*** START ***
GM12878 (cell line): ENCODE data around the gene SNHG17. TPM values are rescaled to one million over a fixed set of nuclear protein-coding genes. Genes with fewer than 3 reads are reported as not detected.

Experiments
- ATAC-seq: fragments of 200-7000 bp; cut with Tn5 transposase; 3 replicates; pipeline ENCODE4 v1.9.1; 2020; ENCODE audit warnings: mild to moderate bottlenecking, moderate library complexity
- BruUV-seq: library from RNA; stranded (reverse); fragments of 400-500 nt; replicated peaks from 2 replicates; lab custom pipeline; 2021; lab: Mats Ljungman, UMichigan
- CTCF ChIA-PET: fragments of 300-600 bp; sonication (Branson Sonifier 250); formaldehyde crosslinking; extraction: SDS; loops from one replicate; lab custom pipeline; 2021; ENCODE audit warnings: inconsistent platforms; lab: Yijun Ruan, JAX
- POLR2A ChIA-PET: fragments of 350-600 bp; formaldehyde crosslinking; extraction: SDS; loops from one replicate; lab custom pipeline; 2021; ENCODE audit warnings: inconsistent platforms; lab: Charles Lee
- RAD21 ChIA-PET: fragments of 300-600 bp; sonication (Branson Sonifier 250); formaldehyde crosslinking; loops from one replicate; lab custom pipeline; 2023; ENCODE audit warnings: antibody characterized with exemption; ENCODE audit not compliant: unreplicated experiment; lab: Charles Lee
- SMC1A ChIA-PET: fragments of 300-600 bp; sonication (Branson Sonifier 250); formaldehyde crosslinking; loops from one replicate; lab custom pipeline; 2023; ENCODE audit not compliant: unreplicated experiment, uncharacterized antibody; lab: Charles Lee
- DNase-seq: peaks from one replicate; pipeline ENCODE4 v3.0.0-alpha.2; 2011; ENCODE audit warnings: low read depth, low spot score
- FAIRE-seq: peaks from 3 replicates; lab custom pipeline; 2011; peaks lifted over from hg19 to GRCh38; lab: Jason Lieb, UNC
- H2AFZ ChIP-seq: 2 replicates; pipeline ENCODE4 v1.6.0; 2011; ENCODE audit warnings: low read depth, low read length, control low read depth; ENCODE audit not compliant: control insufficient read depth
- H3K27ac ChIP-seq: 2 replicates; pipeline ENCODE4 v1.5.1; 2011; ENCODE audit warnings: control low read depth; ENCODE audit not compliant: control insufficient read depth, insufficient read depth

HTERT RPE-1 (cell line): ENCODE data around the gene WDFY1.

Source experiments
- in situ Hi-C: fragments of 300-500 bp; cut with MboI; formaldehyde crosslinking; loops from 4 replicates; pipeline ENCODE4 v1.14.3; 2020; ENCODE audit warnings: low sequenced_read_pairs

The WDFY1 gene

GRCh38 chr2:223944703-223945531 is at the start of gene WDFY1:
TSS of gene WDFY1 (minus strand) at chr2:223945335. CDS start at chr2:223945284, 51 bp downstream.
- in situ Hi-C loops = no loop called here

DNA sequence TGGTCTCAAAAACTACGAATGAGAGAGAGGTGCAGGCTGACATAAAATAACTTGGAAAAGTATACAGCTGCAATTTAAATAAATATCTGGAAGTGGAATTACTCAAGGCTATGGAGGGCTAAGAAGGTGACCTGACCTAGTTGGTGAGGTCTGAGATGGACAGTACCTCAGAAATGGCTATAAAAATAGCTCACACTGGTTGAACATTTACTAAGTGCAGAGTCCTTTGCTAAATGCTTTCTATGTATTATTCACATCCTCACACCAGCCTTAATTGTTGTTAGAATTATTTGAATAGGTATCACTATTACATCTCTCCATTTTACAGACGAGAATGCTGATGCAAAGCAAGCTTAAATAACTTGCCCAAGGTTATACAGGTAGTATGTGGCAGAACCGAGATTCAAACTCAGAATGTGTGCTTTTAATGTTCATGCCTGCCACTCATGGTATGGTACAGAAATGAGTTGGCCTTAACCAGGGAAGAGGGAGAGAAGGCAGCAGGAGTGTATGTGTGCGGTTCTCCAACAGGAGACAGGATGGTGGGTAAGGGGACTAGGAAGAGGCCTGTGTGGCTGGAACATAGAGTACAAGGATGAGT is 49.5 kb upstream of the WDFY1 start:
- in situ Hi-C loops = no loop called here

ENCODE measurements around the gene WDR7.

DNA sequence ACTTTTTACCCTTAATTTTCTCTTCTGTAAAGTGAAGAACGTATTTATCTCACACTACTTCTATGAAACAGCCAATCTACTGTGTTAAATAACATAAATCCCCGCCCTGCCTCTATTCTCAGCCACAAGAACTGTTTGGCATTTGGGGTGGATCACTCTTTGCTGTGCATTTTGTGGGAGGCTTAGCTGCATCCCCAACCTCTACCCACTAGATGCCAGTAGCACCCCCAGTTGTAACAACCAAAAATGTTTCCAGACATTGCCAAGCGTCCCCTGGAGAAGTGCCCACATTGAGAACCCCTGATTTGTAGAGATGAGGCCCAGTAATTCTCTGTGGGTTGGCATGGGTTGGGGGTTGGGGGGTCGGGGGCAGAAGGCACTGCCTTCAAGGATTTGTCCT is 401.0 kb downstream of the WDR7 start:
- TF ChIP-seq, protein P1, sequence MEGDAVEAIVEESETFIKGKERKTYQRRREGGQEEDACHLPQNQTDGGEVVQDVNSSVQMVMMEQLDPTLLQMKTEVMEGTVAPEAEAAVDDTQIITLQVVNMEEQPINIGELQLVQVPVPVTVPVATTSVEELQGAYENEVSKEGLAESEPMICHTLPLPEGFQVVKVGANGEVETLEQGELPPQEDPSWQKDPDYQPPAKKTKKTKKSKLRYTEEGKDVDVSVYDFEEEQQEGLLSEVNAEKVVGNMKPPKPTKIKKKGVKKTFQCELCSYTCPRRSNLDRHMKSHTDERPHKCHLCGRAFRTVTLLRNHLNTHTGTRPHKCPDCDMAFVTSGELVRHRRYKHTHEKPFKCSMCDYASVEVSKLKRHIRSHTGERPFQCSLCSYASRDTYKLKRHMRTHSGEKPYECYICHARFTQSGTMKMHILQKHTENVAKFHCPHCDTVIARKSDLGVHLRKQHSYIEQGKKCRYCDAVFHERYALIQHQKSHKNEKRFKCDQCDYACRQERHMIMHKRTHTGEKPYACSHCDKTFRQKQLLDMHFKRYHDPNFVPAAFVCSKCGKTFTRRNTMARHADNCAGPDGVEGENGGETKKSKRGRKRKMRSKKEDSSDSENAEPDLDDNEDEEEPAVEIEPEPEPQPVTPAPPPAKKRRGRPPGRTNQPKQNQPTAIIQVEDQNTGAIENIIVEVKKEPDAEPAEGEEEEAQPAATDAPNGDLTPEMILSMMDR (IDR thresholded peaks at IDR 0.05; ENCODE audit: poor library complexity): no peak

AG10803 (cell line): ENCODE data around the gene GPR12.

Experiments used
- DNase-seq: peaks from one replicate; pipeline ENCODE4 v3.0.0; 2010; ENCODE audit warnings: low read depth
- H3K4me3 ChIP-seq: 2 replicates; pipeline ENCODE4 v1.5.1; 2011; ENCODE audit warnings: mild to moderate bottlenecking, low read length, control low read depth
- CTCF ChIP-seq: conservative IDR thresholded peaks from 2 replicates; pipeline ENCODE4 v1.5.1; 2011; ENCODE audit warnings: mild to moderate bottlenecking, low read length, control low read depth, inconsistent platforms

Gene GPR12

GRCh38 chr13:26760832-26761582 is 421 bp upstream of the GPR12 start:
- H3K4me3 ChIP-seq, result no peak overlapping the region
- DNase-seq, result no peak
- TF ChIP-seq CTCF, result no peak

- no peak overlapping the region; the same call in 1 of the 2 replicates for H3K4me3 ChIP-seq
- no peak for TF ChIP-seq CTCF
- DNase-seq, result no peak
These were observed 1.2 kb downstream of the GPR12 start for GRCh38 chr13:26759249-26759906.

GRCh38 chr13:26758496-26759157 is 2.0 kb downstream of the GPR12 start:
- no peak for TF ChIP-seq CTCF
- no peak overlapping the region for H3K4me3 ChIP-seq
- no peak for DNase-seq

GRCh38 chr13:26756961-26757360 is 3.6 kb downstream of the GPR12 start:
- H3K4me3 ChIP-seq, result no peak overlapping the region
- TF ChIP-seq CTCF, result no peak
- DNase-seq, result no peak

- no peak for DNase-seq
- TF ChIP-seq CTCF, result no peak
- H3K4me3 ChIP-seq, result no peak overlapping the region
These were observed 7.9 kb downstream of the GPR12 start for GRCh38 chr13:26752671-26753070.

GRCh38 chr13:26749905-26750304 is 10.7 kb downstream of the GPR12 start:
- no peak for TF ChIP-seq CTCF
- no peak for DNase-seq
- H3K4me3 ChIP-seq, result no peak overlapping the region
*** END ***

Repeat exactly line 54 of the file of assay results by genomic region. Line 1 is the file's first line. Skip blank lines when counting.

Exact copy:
- H3K4me3 ChIP-seq, result no peak overlapping the region